“Every movement in the Liturgy is symbolic. For instance, we face west during the exorcism part of the Baptism ceremony and then turn to the east (the altar) to declare our allegiance to Christ. It seems strange that the priest would face west to lead us in prayer/speaking to God on our behalf.”
Yes, that does seem strange when she puts it like that doesn’t it? I’m going to have to think more about that last part very, very carefully.
One monkey gets shot and everyone goes ape. Seriously, the amount of hate and judgment I have seen directed towards the mother of the little boy who managed to sneak into the Gorilla’s enclosure is just flabbergasting. I’ve seen a petition with over 150,000 signatures who are all calling for “Justice for Harambe” although no-one really knows what that means.
Many are blaming the mother for not supergluing the 4 year old to her side. I’m sure if she thought there was any risk at all of her son being able to breach the fence of the gorilla enclosure then she would have. Perhaps the haters need to be looking at the fact that the security at the gorilla enclosure was so weak it was foiled by a 4 year old? If I were the parents i’d be suing the zoo quite frankly.
And then there is the fact that Harambe is a wild animal kept in captivity so that some people can gawp at him, and others can make money from people gawping at him. I’m sure when God made the majestic and extremely powerful Harambe, He didn’t intend him to spend his life in a zoo. I’m sure God intended him to live in the wild. But we love to control things don’t we…?
The out-pouring of emotion and grief over Harambe reminds me of the death of Princess Diana (stick with me on this one…!) Harambe and Diana were both gawped at by people. Diana was held captive in her own media prison – never being able to leave the house without Paparazzi, never having a moments privacy. People paid good money to view every aspect of her life. She was a spectacle for our entertainment – just like Harambe.
When she died there was one of the biggest outpourings of grief i’ve ever seen. Why? I never understood why? Yesterday you were happy to gawp at this person and revel in her lack of privacy, and now you are mourning her death like she was your own mother. I think what we were witnessing was the widespread grief of death itself. We cannot control death. Perhaps there was also an element of guilt there for gawping for all those years?
Perhaps people are also feeling guilt for Harambe? I’m sure some are. But many more are just feeling plain old rage. The rage, I believe also stems from this lack of ability to control. We love to control everything. St JPII called this the ‘contraceptive mentality’.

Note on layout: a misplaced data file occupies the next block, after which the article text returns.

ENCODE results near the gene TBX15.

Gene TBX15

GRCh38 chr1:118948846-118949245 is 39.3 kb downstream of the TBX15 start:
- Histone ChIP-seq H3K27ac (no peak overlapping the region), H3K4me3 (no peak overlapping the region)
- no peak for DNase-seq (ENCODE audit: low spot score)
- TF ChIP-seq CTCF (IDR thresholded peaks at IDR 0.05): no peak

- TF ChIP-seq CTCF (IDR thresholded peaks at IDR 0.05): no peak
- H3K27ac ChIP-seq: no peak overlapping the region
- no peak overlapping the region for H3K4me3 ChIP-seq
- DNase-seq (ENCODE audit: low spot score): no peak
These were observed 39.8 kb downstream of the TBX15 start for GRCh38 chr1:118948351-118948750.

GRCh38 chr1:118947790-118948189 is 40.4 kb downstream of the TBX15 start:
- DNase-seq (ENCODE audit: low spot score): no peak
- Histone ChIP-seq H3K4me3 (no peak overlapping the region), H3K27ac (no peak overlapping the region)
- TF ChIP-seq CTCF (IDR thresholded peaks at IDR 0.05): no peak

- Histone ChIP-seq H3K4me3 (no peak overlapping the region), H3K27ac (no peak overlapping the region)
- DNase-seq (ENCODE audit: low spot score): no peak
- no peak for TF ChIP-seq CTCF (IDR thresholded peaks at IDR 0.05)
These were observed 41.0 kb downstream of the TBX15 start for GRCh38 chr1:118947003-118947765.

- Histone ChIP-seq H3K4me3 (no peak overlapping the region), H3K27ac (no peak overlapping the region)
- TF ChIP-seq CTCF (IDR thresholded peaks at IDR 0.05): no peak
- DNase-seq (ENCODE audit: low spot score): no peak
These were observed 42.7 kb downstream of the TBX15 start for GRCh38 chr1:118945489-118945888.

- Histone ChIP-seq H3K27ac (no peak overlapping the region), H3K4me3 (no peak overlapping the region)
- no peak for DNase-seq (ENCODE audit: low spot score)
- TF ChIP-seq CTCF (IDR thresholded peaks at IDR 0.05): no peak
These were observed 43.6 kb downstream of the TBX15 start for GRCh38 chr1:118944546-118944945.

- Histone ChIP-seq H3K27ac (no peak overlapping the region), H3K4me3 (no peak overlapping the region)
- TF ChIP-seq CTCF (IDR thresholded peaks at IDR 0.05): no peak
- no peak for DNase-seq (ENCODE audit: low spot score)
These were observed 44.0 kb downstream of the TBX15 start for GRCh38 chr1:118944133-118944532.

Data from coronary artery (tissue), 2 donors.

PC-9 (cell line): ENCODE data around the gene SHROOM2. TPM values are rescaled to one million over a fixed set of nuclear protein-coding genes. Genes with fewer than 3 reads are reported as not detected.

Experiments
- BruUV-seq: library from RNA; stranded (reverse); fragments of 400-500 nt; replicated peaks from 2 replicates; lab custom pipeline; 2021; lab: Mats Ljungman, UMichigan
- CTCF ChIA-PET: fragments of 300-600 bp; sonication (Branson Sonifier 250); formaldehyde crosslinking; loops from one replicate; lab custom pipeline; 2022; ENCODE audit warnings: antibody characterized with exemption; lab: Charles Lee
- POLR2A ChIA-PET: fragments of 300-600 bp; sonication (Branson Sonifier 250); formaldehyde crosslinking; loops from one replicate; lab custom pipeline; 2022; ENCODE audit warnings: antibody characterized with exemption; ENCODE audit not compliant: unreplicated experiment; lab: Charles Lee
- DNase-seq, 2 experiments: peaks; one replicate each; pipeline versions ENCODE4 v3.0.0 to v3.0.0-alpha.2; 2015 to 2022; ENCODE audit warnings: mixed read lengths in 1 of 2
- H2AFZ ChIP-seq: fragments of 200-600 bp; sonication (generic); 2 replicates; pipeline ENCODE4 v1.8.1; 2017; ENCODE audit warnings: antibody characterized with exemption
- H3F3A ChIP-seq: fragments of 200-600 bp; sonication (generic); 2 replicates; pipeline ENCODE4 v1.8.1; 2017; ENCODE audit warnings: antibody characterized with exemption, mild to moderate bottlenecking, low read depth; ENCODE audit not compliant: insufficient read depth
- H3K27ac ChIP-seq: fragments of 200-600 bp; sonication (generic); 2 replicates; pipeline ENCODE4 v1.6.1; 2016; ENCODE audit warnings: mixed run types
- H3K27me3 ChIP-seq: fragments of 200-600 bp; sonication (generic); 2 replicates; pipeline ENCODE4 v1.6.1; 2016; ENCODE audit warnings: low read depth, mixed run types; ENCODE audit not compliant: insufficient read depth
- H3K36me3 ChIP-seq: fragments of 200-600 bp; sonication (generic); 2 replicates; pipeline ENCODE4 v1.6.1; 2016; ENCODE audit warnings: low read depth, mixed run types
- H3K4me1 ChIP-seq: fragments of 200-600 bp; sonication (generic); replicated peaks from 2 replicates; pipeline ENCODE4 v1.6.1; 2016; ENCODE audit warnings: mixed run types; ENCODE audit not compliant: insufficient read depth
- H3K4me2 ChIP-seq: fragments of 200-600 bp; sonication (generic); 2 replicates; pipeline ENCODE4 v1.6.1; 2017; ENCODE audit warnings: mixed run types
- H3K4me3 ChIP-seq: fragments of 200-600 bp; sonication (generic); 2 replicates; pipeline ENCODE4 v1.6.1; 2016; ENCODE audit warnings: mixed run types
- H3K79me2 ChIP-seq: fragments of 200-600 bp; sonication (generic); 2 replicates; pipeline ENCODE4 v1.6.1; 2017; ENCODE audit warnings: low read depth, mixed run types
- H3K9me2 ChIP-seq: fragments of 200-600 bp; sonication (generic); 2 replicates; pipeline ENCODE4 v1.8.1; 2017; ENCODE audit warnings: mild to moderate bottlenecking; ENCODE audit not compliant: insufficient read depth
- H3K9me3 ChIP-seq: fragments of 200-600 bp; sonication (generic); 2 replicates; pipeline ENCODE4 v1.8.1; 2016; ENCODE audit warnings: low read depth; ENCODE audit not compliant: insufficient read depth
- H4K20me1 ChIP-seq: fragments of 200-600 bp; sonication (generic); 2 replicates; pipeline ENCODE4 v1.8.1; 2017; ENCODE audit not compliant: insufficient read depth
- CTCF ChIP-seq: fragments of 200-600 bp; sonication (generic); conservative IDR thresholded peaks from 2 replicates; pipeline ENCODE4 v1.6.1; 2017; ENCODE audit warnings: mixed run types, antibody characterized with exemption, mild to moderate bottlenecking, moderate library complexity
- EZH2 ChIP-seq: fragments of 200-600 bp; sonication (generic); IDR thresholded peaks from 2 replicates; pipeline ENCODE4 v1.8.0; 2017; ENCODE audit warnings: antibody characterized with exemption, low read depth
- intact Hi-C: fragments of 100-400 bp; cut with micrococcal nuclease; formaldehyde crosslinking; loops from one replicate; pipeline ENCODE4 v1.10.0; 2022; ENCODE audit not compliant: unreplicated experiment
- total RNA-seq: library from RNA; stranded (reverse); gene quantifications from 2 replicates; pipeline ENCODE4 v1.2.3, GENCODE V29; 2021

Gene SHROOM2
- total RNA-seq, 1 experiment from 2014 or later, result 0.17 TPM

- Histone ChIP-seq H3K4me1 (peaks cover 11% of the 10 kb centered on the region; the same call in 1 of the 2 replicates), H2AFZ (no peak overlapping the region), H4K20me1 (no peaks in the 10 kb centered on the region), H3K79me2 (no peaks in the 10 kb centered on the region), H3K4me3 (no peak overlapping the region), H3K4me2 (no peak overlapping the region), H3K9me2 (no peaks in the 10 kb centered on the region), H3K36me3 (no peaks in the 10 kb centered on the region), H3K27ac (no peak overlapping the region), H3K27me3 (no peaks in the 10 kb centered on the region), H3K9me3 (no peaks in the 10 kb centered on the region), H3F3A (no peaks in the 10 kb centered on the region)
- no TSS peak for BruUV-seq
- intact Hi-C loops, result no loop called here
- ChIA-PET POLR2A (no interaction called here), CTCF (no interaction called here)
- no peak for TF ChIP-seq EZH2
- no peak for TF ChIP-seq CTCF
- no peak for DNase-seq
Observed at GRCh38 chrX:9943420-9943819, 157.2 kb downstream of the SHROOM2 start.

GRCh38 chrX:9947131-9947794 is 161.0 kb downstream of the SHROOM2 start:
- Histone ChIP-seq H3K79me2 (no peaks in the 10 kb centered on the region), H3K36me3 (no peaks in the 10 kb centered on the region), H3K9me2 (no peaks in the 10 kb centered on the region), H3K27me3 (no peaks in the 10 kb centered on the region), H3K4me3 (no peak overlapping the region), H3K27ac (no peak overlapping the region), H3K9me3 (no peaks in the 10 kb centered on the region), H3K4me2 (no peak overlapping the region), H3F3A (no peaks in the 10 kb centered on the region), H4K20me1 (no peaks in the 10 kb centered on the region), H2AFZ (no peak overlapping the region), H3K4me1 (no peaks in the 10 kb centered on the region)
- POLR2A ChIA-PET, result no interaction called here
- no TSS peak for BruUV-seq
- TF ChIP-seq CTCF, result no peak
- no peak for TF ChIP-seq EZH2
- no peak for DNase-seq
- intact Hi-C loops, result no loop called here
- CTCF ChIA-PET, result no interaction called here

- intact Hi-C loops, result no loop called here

Our desire to control things leads us eventually to do absolutely anything to remain in control. We want all the benefits and pleasures we can lay our hands on – and none of the responsibility or consequences. As human beings we take this desire for control to the very limit through murdering our own children through abortion. We MUST remain in control.
So when our control of a 400lb wild animal we are holding hostage is compromised by a 4 year old boy and we have to shoot the animal to remain in control, everyone blames the boy (and his mother).
“She should have been keeping better control of him!” That’s right – there is no room for accidents or anomalies or mistakes in our contraceptive culture. No room at all. In fact, I’m starting to believe that there would have been less of a hyper emotional outcry from the self-loathing haters if the zoo keeper had just shot the boy (and his mother of course…). Then we could all just keep looking at the funny monkey and gawp at how big and strong he is, and how clever we are for controlling him.
People are so stupid…
I was very moved to see Michael Voris confess to his gay past a few days ago. I’m sure this must have been a very difficult thing for him to do, but I have to say – I think it is probably the best thing that has ever come out of Church Militant TV.
It explains a lot. The ruthless style journalism, the depth of revulsion – verging on hatred, of all things flimsy and unorthodox within the church, the hair… 😉
I think that when someone has lived in the depths of sin for so many years, the freedom that comes with confession and conversion is so life transforming that it is a pretty natural reaction to want to reject all sin with such dramatic force.
Mr Voris has often come across as rather cold and judgmental. But in the light of his recent revelations it is possible to see now that his motivations were not “holier than thou” but much more likely an impassioned revulsion at his own sinful past.